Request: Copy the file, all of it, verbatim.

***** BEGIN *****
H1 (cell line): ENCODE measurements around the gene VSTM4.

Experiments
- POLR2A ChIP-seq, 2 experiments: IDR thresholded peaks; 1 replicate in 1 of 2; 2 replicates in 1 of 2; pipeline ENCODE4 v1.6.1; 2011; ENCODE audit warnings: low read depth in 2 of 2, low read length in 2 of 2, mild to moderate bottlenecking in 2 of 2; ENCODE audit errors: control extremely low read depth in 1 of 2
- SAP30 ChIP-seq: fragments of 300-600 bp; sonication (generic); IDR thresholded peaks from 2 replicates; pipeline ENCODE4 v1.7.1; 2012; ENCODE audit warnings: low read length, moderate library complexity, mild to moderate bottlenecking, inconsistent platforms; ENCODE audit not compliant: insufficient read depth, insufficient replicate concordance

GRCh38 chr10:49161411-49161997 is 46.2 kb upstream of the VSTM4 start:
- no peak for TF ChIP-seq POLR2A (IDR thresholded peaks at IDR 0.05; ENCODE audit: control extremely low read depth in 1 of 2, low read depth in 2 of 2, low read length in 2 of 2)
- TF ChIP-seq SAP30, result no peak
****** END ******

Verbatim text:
H1 (cell line): ENCODE measurements around the gene VSTM4.

Experiments
- POLR2A ChIP-seq, 2 experiments: IDR thresholded peaks; 1 replicate in 1 of 2; 2 replicates in 1 of 2; pipeline ENCODE4 v1.6.1; 2011; ENCODE audit warnings: low read depth in 2 of 2, low read length in 2 of 2, mild to moderate bottlenecking in 2 of 2; ENCODE audit errors: control extremely low read depth in 1 of 2
- SAP30 ChIP-seq: fragments of 300-600 bp; sonication (generic); IDR thresholded peaks from 2 replicates; pipeline ENCODE4 v1.7.1; 2012; ENCODE audit warnings: low read length, moderate library complexity, mild to moderate bottlenecking, inconsistent platforms; ENCODE audit not compliant: insufficient read depth, insufficient replicate concordance

GRCh38 chr10:49161411-49161997 is 46.2 kb upstream of the VSTM4 start:
- no peak for TF ChIP-seq POLR2A (IDR thresholded peaks at IDR 0.05; ENCODE audit: control extremely low read depth in 1 of 2, low read depth in 2 of 2, low read length in 2 of 2)
- TF ChIP-seq SAP30, result no peak